At first, the thought of dropping fruit into water doesn't sound all that photogenic but use a fast shutter speed and you'll soon start to produce interesting images.
Your standard lens is fine for this you'll also need to get your tripod out and unless you have someone who will volunteer to be your assistant you'll find a cable release handy. You also need a clear container free of marks to hold your water, a reflector or foil, a piece of white paper or something else you can use as a background and a surface near a window where there's plenty of light. It would be handy to keep a cloth to hand and put a sheet on the floor if you don't want your carpets getting splashed.
When you've found your surface to work on, a window ledge is perfect, put your reflector or silver foil on the ledge and place the tank on top of it. This will bounce light back up into the tank and highlight the fruit. As we don't want a messy background spoiling the shot place your chosen background behind the container, you can fasten it to it if you wish then fill your tank about three quarters full with water. White backgrounds are good but if you want to add a bit of vibrancy to the shot try experimenting with different colours. Fish tanks are a perfect container for this but if you don't want to evict your beloved goldfish any tall container will do.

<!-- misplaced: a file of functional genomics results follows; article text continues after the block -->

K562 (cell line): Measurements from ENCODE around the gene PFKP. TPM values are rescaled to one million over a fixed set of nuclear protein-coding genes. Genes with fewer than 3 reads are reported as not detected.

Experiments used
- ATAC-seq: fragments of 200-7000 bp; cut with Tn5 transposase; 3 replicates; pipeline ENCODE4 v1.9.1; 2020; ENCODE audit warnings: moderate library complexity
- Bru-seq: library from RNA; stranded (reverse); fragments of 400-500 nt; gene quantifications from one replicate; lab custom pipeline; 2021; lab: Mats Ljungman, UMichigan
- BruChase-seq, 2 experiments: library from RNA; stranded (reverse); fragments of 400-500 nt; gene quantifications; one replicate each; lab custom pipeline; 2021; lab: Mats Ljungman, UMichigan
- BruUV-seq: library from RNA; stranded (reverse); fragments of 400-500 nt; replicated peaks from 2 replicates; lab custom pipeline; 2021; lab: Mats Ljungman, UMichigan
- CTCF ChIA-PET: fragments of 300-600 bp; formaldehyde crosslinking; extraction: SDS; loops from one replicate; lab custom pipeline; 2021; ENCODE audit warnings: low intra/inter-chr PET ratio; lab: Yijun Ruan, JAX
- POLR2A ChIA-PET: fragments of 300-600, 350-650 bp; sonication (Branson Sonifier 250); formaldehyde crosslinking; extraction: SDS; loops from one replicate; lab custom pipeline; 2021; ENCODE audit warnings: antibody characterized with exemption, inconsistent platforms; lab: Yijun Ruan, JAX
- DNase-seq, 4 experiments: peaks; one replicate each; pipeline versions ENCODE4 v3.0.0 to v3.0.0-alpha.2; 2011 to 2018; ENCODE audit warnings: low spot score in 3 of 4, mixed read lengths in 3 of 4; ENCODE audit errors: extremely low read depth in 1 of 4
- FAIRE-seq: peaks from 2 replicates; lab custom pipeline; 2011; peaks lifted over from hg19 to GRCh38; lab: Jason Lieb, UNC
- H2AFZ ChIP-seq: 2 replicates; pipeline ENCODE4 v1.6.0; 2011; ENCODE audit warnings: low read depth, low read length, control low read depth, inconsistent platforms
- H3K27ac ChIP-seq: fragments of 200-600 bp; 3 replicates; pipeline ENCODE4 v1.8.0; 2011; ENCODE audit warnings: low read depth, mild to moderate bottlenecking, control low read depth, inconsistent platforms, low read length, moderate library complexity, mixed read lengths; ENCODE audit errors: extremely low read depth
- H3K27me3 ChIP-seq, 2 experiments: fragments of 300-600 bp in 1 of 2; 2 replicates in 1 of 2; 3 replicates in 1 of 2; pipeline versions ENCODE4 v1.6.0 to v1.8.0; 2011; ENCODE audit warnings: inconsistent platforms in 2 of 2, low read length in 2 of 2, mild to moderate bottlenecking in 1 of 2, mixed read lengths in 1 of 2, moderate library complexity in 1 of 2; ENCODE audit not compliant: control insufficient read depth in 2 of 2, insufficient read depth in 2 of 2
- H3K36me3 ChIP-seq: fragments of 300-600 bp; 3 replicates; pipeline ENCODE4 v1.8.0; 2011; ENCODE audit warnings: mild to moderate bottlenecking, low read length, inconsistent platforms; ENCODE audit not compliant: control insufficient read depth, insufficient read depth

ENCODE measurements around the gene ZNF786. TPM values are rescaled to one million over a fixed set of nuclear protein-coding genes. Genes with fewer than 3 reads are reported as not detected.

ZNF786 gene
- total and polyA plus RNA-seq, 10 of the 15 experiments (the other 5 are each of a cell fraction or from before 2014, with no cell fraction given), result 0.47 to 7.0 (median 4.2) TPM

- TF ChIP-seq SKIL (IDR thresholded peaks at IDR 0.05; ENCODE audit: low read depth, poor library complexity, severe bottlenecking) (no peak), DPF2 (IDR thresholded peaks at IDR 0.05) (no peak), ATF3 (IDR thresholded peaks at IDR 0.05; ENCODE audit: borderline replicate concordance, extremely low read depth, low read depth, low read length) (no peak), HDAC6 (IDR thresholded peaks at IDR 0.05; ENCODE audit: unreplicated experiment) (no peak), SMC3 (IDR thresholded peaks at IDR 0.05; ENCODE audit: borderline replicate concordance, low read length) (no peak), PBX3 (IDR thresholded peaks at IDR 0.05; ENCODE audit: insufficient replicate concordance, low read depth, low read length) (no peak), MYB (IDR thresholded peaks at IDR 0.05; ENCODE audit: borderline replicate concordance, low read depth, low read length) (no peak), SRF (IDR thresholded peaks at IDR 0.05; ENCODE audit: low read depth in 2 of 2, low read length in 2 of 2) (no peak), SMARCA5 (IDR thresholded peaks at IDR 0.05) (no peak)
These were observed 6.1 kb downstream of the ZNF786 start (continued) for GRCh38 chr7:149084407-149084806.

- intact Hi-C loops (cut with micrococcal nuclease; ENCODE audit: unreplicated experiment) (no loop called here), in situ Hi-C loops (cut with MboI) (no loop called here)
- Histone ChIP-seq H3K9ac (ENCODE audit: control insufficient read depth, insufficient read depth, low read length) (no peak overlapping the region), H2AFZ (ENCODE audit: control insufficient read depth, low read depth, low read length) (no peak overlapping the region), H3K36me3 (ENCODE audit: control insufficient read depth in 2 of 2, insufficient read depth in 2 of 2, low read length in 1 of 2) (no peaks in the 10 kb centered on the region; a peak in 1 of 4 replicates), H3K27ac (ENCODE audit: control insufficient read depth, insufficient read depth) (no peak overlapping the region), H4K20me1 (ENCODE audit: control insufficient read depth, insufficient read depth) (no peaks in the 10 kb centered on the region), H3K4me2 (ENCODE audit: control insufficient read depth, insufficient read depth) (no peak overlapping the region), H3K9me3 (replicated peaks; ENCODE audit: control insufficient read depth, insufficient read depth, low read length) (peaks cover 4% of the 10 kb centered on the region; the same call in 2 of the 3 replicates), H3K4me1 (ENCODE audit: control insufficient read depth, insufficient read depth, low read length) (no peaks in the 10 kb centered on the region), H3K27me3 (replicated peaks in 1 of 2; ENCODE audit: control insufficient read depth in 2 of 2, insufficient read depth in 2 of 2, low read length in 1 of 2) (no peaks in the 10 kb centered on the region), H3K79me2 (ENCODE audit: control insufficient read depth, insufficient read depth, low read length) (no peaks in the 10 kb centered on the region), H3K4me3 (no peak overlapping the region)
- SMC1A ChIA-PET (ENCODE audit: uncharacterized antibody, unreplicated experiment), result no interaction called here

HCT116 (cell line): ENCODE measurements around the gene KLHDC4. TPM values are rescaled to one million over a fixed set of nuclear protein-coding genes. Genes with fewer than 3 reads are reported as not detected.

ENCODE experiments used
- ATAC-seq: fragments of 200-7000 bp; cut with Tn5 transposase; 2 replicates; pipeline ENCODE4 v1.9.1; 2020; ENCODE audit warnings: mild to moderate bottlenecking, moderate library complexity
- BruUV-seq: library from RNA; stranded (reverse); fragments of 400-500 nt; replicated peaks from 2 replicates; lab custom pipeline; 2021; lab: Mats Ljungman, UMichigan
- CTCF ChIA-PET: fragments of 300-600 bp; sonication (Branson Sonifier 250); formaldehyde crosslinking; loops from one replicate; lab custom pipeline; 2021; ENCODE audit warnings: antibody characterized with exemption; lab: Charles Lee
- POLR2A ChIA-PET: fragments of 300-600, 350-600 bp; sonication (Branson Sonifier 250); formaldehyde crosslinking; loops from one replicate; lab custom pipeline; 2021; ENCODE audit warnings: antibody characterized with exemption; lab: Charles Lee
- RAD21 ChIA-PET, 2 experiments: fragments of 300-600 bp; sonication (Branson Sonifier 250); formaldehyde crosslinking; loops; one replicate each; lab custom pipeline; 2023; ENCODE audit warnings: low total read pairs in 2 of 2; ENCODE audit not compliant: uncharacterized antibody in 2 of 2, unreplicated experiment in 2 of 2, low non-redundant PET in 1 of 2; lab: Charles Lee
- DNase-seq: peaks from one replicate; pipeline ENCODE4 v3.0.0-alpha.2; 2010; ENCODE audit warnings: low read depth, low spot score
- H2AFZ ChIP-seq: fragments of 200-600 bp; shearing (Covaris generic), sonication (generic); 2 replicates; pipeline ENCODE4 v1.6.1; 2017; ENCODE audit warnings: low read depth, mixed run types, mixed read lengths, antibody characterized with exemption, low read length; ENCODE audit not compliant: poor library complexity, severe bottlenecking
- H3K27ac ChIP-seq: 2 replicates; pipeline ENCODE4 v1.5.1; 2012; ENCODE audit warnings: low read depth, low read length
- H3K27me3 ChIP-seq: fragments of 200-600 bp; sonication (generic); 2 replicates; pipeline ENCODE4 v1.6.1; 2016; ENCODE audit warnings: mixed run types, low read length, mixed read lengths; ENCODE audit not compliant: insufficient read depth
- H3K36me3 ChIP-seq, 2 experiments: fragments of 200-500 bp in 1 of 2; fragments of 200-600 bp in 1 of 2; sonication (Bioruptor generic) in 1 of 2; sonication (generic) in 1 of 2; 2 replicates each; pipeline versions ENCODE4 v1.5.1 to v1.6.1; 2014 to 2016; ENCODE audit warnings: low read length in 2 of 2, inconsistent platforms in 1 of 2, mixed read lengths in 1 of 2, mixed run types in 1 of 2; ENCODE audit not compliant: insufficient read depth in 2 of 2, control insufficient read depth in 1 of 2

You need to position your tripod so you don't get any reflections in your shot and also check for shadows as you don't want the fruit to be shaded by the shadow from your hand. Pre focus the camera and set it on continuous shooting to give you more of a chance of capturing the fruit as it splashes into the water. If you want to get the water line in shot try positioning your tripod lower down. That way you'll get the bubbles caused by the movement of the fruit through the water and the splash on the surface.
With your fast shutter speed selected you're ready to try and capture your shot. If you can get someone to help you have them drop the fruit while you control the camera. Start taking photographs just before they drop the fruit into the water. In fact, it might help if you start your exposure then count them down to the drop. You can do this on your own but dropping the fruit and setting the camera off at the right time can take some coordination. It will probably take a few attempts before you get a shot you like so have a cloth ready to wipe down the sides of your container in between takes as you don't want water drops to draw attention to the sides of your box.
To ensure the colour you capture is the colour you keep, use Datacolor - the Colour Management Experts.
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